Using Knowledge to Support the Future Without Poverty
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19 May 2020 - 11:34, by , in SCIE news, No comments

Introduction:

Celinca is an A1 student of SCIE. She spent five vacations which lasted for two and a half years completing a research project on China’s targeted industrial poverty alleviation. In May 2020, the Seoul International Conference invited Celinca to participate in the “Business, Economics, Social Sciences and Humanities” academic seminar. As the only high school student attending the conference, her scientific research results were displayed and included at the conference. Meanwhile, the research result will also be published in international journals.

Celinca

Using Knowledge to Support the Future Without Poverty

Mentioning this research project, I would like to start from an activity aimed to help rural poor children when I was in junior high school in Harbin. As a student representative, I came to the countryside and handed out the books and stationery which we donated to the poor children. The children were very happy, but I was completely shocked.

The living conditions of poor children in rural areas exceeded my imagination. They had almost no extracurricular books except the old textbooks; their stationery boxes were strange, some were old lunch boxes, and some were plastic bags; they lived in low, shabby, mud-grass houses vulnerable to summer rain and winter wind. I communicated with a few students who were younger than me. They told me that after school, they needed to spend most of their time doing farm work with adults. “In summer, the scorching sun burns my body, it is really painful.”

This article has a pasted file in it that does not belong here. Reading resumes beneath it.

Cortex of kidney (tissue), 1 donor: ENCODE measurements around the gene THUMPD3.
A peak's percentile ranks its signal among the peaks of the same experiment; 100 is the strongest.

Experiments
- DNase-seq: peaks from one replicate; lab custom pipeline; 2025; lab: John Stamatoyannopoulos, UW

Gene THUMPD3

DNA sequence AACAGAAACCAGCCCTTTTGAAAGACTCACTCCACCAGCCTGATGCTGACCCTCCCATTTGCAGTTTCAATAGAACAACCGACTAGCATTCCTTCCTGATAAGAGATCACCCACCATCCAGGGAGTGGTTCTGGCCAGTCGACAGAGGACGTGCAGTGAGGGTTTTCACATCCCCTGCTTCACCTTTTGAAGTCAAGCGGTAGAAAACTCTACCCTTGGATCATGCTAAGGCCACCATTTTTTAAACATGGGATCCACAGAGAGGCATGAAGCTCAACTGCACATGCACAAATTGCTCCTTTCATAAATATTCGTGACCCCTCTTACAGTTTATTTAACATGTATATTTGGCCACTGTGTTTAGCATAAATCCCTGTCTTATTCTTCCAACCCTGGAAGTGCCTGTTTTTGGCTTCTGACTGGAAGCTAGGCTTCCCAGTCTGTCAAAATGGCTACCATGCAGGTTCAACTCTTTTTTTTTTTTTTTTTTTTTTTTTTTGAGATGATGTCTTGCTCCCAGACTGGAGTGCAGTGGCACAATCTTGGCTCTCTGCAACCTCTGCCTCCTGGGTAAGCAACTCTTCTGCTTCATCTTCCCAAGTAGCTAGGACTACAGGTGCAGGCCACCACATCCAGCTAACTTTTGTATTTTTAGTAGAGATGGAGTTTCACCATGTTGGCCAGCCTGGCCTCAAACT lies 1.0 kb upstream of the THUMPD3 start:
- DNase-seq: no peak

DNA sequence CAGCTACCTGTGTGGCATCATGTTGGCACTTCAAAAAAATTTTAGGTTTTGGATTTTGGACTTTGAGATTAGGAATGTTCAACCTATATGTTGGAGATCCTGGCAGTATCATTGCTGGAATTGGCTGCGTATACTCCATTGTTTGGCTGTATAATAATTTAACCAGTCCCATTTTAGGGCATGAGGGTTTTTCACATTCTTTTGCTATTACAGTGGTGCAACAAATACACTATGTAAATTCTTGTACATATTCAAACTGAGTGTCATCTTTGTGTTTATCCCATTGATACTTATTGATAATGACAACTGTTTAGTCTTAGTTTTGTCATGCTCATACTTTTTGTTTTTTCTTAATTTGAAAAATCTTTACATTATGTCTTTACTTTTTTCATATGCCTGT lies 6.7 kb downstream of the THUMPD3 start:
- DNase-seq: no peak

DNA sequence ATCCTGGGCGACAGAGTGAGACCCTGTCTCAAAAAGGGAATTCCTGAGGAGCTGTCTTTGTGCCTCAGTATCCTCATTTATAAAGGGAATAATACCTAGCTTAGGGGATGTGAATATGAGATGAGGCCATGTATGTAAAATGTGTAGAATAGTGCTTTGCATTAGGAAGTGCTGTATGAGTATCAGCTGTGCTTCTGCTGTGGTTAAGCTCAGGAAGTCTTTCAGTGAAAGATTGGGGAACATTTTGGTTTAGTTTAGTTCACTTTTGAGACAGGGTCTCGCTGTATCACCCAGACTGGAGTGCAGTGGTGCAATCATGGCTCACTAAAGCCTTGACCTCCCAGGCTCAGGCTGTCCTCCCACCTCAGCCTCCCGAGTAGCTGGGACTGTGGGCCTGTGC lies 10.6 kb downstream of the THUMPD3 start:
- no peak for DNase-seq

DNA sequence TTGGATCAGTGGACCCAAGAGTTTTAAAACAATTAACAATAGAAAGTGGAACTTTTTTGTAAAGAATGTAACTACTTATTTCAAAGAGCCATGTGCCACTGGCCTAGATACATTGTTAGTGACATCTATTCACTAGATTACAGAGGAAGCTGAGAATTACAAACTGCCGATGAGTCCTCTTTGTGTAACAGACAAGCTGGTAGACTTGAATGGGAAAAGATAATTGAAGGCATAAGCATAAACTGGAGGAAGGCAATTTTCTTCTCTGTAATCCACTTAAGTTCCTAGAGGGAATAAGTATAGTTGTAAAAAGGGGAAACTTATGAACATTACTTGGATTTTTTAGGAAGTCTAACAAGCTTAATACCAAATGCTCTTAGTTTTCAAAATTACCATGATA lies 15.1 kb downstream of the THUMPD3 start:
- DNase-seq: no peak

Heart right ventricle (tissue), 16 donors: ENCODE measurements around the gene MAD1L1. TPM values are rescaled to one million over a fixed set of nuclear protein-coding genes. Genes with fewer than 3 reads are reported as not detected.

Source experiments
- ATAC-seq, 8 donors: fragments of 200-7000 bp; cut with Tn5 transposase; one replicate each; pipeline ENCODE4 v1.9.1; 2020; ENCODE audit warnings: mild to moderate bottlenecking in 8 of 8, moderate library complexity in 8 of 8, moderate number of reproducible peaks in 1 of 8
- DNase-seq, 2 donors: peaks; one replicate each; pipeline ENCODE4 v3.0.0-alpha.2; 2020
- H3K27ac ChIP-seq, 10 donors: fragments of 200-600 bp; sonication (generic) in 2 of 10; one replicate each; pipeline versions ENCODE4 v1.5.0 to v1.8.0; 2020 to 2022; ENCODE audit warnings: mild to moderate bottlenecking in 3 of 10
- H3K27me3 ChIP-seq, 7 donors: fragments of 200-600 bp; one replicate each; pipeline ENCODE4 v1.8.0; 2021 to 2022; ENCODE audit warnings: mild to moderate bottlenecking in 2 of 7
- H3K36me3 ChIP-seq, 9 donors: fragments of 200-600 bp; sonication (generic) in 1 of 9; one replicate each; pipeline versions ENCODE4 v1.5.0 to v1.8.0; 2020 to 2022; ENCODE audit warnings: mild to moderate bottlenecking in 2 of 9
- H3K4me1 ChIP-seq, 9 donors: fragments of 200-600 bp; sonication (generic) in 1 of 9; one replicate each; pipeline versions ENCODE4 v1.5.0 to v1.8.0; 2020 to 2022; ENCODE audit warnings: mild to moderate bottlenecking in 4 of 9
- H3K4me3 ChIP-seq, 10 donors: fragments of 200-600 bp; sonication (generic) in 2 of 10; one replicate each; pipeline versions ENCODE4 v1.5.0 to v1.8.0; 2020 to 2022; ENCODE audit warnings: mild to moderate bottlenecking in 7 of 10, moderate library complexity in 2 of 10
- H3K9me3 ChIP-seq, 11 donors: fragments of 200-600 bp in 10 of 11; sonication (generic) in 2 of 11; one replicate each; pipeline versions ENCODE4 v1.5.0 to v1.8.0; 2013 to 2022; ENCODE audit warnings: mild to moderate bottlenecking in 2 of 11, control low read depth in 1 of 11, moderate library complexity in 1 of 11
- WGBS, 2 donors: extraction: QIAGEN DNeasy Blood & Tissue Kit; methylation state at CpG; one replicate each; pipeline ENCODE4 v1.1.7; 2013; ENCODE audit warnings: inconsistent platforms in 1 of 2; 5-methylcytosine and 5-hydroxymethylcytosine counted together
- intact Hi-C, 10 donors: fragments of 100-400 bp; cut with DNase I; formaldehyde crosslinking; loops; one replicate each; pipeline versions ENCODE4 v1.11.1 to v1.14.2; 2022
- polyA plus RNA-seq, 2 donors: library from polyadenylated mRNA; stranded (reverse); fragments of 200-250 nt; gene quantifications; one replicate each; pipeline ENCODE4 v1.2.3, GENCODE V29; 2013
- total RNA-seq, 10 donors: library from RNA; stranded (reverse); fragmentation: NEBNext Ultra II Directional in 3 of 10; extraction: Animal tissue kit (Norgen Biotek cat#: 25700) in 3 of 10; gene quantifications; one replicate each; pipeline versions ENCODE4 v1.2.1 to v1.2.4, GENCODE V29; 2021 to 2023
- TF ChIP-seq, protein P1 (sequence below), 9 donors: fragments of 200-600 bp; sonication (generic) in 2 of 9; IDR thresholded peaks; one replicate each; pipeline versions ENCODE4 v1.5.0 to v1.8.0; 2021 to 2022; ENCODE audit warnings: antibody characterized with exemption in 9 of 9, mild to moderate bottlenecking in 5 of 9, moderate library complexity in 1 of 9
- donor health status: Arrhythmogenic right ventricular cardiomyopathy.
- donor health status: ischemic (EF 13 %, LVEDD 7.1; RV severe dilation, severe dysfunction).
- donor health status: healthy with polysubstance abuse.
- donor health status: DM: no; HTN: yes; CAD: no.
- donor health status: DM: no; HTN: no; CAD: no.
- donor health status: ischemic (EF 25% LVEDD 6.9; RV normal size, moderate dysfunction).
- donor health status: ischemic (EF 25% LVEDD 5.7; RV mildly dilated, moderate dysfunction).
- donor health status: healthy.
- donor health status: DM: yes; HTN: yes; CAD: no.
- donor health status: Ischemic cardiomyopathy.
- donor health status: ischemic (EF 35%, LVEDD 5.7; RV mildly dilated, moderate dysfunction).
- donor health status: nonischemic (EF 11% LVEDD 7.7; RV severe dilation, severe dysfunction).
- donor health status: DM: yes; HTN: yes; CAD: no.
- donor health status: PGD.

On the way back to the city, I kept thinking about a problem. My hometown Heilongjiang is the main grain-producing region in China. The land is fertile and the people are hardworking, but why are there so many poor farmers? I started to look up some relevant materials, and consulted some township staff. I found multiple origins of the farmers’ poverty, such as long frost period, inefficient transportation, inability to resist natural disasters, blocked information and so on. At the same time, I also found that there are much more poor people in the whole country and even the world. So, how can we help them to get rid of poverty? I want to do something for them.

After that, during every vacation, I would go to the countryside and go deep into the poor families to know about their living conditions. Also, I started to study China’s poverty alleviation policies. In 2017, I was surprised to find that China’s ongoing measure “targeted poverty alleviation” has begun to bear fruit. Therefore, I began to do research on this effective poverty alleviating approach as well as using data to record the impact of the country’s targeted poverty alleviation policies on the rural poverty population. Through consulting a large number of relevant information and books, I learned that poverty alleviation belongs to development economics, which is a branch of economics. Learning both economics and geography knowledge is required to conduct further in-depth research in this field. However, there are only limited number of domestic international schools which offer geography courses, so I applied for SCIE, which is the best among these schools.